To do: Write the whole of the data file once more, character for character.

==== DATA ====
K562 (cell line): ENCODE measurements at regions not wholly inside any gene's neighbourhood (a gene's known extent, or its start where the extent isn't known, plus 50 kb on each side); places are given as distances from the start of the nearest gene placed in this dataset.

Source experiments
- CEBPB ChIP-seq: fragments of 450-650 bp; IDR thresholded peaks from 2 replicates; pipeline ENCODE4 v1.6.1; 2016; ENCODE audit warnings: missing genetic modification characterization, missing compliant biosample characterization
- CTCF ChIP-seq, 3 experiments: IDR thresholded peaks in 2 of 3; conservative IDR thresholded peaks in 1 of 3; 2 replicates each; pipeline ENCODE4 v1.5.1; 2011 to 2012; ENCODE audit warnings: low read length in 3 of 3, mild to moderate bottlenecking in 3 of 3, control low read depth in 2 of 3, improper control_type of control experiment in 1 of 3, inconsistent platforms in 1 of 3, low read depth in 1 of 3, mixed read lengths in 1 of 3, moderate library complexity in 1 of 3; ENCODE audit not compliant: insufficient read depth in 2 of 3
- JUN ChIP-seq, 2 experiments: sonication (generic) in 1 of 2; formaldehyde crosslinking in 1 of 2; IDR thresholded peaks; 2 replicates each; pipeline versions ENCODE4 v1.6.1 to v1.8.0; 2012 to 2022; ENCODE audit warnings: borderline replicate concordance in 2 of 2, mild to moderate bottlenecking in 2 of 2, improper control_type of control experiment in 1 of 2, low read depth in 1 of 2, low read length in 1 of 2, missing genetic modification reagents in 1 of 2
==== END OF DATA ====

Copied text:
K562 (cell line): ENCODE measurements at regions not wholly inside any gene's neighbourhood (a gene's known extent, or its start where the extent isn't known, plus 50 kb on each side); places are given as distances from the start of the nearest gene placed in this dataset.

Source experiments
- CEBPB ChIP-seq: fragments of 450-650 bp; IDR thresholded peaks from 2 replicates; pipeline ENCODE4 v1.6.1; 2016; ENCODE audit warnings: missing genetic modification characterization, missing compliant biosample characterization
- CTCF ChIP-seq, 3 experiments: IDR thresholded peaks in 2 of 3; conservative IDR thresholded peaks in 1 of 3; 2 replicates each; pipeline ENCODE4 v1.5.1; 2011 to 2012; ENCODE audit warnings: low read length in 3 of 3, mild to moderate bottlenecking in 3 of 3, control low read depth in 2 of 3, improper control_type of control experiment in 1 of 3, inconsistent platforms in 1 of 3, low read depth in 1 of 3, mixed read lengths in 1 of 3, moderate library complexity in 1 of 3; ENCODE audit not compliant: insufficient read depth in 2 of 3
- JUN ChIP-seq, 2 experiments: sonication (generic) in 1 of 2; formaldehyde crosslinking in 1 of 2; IDR thresholded peaks; 2 replicates each; pipeline versions ENCODE4 v1.6.1 to v1.8.0; 2012 to 2022; ENCODE audit warnings: borderline replicate concordance in 2 of 2, mild to moderate bottlenecking in 2 of 2, improper control_type of control experiment in 1 of 2, low read depth in 1 of 2, low read length in 1 of 2, missing genetic modification reagents in 1 of 2